Letter from the Editor: A Rising Tide

Big drops in the ocean.

Mother Teresa once said about helping those less fortunate:  “We know only too well that what we are doing is nothing more than a drop in the ocean. But if the drop were not there, the ocean would be missing something.”

In today’s increasingly confrontational climate, every drop makes a difference. I thought about that a few weeks ago when reading about Kelsey Zwick, the mom who was traveling with her ill baby daughter from Orlando to a Philadelphia hospital. She boarded an American Airlines flight, settling into the crowded coach section with baby, diaper bag and oxygen tank in tow. But she had been seated only a few minutes when a flight attendant told her that a passenger in first class wanted to switch seats so that Zwick and her daughter, Lucy, could be more comfortable.

It brought the grateful mother to tears. Her subsequent post on social media included this message to the passenger, Jason Kunselman: “Thank you. Not just for the seat itself but for noticing. For seeing us and realizing that maybe things are not always easy. For deciding you wanted to show a random act of kindness to US. It reminded me how much good there is in this world. I can't wait to tell Lucy someday. In the meantime… we will pay it forward.”

I can’t help but think a lot more passengers will be giving up their seats in the same way. Kindness and helping others is contagious after all. My favorite stories include those of individuals picking up the tab for a group of police officers or military members sitting nearby at a restaurant. Or the generous person who strolls into a department store during the holidays and pays off the layaway bills of dozens of shoppers.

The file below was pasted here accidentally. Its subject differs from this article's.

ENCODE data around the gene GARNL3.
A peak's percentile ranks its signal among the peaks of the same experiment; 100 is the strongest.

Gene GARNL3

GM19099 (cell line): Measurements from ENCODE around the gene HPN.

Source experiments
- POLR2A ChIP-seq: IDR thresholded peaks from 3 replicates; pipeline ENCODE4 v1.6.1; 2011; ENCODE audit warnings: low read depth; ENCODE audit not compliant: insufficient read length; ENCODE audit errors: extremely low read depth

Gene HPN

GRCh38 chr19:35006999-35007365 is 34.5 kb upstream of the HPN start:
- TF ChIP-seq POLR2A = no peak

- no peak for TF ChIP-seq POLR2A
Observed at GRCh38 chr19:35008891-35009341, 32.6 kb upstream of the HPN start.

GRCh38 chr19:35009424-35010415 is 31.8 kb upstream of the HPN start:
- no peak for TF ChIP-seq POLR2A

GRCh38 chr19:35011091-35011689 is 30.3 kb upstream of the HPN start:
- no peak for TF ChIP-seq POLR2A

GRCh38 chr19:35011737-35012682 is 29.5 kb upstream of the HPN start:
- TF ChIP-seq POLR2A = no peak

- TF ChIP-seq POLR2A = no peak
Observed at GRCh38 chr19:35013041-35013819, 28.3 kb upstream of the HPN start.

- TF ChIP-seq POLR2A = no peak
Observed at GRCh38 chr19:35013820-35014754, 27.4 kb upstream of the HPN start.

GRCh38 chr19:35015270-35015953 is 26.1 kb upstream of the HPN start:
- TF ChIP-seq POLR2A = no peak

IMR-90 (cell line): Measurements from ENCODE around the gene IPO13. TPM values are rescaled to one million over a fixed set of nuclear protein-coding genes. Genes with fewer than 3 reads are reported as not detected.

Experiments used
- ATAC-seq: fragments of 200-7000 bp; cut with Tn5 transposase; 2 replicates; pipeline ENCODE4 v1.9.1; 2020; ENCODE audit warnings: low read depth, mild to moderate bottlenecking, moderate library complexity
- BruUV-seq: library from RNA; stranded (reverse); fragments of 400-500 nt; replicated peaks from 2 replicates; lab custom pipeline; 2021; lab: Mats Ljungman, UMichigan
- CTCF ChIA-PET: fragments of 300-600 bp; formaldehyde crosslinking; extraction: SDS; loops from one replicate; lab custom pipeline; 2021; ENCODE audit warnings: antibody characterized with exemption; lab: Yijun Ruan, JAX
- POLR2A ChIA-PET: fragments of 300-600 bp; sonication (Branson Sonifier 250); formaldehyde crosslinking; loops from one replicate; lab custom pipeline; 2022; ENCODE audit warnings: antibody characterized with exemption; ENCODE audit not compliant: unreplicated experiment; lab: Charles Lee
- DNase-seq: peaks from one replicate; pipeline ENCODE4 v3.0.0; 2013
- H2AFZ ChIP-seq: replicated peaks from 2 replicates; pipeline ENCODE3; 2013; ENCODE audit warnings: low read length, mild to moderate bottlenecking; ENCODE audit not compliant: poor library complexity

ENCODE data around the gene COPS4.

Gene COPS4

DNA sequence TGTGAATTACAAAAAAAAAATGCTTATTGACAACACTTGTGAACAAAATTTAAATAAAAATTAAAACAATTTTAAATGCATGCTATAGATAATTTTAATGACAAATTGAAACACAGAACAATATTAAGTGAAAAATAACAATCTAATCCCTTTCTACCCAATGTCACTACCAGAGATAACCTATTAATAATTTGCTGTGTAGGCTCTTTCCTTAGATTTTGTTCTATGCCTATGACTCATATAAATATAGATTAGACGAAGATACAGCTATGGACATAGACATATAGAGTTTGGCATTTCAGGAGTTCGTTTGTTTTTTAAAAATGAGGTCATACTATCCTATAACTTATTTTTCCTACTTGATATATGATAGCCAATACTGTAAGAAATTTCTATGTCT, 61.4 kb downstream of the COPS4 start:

Here at Orlando magazine, we can’t get enough of good-news stories. So in this issue, we once again are embracing a Good Neighbors theme and rolling out stories of community angels. Their deeds are big drops in the ocean, beyond random acts of kindness: They have dedicated themselves in some way to working for good in our city. They range from volunteers who help memory-impaired seniors connect through music to a teenager who creates blankets for Down syndrome families. There also are stories of those who have overcome abuse and poverty and now help those who risk falling victim to the same circumstances. And not all the direct beneficiaries are human, as you’ll read in one piece about a man doing his part to save the planet.

Elsewhere this month, Michael McLeod prepares you for the arrival of the musical Hamilton at the Dr. Phillips Center. If you were lucky enough to score tickets—and even if you weren’t—you’ll enjoy his fascinating primer on how Lin-Manuel Miranda’s creation came to be. Meanwhile writer Jennie Hess catches up with Central Florida’s own Denée Benton, who has a starring role in the version of Hamilton still on Broadway. This is also our semi-annual Wedding edition and we have stories on everything from special-day perfumes to out-of-this-world cakes. And in our Dine section, Joseph Hayes explores the fantastic Indian cuisine at Southern Spice, and ventures to the Milk District’s one-of-a-kind Bad As’s Sandwich shop.

Speaking of eating, you have until Feb. 1 to vote in our annual Dining Awards poll. There are dozens of categories, and we have a new, improved ballot that makes it much easier to vote, especially using your smartphone. Your favorite local restaurants are depending on you! Go to www.orlandomagazine.com/promotions to cast your votes.

BARRY GLENN
BARRY.GLENN@orlandomagazine.com

Categories: Column